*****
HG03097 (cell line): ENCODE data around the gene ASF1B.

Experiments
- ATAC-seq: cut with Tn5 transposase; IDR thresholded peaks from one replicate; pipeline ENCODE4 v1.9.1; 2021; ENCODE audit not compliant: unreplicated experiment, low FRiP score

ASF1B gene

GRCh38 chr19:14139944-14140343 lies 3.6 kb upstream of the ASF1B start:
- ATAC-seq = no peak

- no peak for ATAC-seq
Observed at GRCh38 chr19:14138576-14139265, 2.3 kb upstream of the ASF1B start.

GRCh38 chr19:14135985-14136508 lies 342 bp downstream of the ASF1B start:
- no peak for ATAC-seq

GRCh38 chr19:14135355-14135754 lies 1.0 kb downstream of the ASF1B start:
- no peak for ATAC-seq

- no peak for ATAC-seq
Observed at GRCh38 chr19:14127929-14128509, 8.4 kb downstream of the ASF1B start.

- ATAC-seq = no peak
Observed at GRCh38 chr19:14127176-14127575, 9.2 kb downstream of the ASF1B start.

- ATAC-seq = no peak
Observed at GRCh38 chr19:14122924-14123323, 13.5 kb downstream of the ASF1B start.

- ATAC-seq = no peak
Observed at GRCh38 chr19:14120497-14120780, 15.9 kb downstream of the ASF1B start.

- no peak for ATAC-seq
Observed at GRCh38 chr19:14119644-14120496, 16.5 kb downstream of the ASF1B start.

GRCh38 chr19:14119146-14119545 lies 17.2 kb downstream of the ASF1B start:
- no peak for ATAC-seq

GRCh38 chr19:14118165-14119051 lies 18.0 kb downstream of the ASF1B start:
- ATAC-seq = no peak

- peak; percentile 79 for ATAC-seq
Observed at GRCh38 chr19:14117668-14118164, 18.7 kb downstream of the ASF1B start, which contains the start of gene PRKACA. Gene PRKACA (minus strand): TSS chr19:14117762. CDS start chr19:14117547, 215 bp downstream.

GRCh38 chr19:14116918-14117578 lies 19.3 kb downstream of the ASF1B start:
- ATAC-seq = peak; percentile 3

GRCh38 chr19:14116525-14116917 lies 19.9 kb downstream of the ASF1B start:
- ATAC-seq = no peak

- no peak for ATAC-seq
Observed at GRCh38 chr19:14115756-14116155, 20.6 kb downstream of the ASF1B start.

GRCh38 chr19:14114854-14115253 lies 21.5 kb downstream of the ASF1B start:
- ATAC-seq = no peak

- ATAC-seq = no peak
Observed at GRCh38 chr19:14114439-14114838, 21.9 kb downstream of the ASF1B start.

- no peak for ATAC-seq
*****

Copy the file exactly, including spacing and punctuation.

HG03097 (cell line): ENCODE data around the gene ASF1B.

Experiments
- ATAC-seq: cut with Tn5 transposase; IDR thresholded peaks from one replicate; pipeline ENCODE4 v1.9.1; 2021; ENCODE audit not compliant: unreplicated experiment, low FRiP score

ASF1B gene

GRCh38 chr19:14139944-14140343 lies 3.6 kb upstream of the ASF1B start:
- ATAC-seq = no peak

- no peak for ATAC-seq
Observed at GRCh38 chr19:14138576-14139265, 2.3 kb upstream of the ASF1B start.

GRCh38 chr19:14135985-14136508 lies 342 bp downstream of the ASF1B start:
- no peak for ATAC-seq

GRCh38 chr19:14135355-14135754 lies 1.0 kb downstream of the ASF1B start:
- no peak for ATAC-seq

- no peak for ATAC-seq
Observed at GRCh38 chr19:14127929-14128509, 8.4 kb downstream of the ASF1B start.

- ATAC-seq = no peak
Observed at GRCh38 chr19:14127176-14127575, 9.2 kb downstream of the ASF1B start.

- ATAC-seq = no peak
Observed at GRCh38 chr19:14122924-14123323, 13.5 kb downstream of the ASF1B start.

- ATAC-seq = no peak
Observed at GRCh38 chr19:14120497-14120780, 15.9 kb downstream of the ASF1B start.

- no peak for ATAC-seq
Observed at GRCh38 chr19:14119644-14120496, 16.5 kb downstream of the ASF1B start.

GRCh38 chr19:14119146-14119545 lies 17.2 kb downstream of the ASF1B start:
- no peak for ATAC-seq

GRCh38 chr19:14118165-14119051 lies 18.0 kb downstream of the ASF1B start:
- ATAC-seq = no peak

- peak; percentile 79 for ATAC-seq
Observed at GRCh38 chr19:14117668-14118164, 18.7 kb downstream of the ASF1B start, which contains the start of gene PRKACA. Gene PRKACA (minus strand): TSS chr19:14117762. CDS start chr19:14117547, 215 bp downstream.

GRCh38 chr19:14116918-14117578 lies 19.3 kb downstream of the ASF1B start:
- ATAC-seq = peak; percentile 3

GRCh38 chr19:14116525-14116917 lies 19.9 kb downstream of the ASF1B start:
- ATAC-seq = no peak

- no peak for ATAC-seq
Observed at GRCh38 chr19:14115756-14116155, 20.6 kb downstream of the ASF1B start.

GRCh38 chr19:14114854-14115253 lies 21.5 kb downstream of the ASF1B start:
- ATAC-seq = no peak

- ATAC-seq = no peak
Observed at GRCh38 chr19:14114439-14114838, 21.9 kb downstream of the ASF1B start.

- no peak for ATAC-seq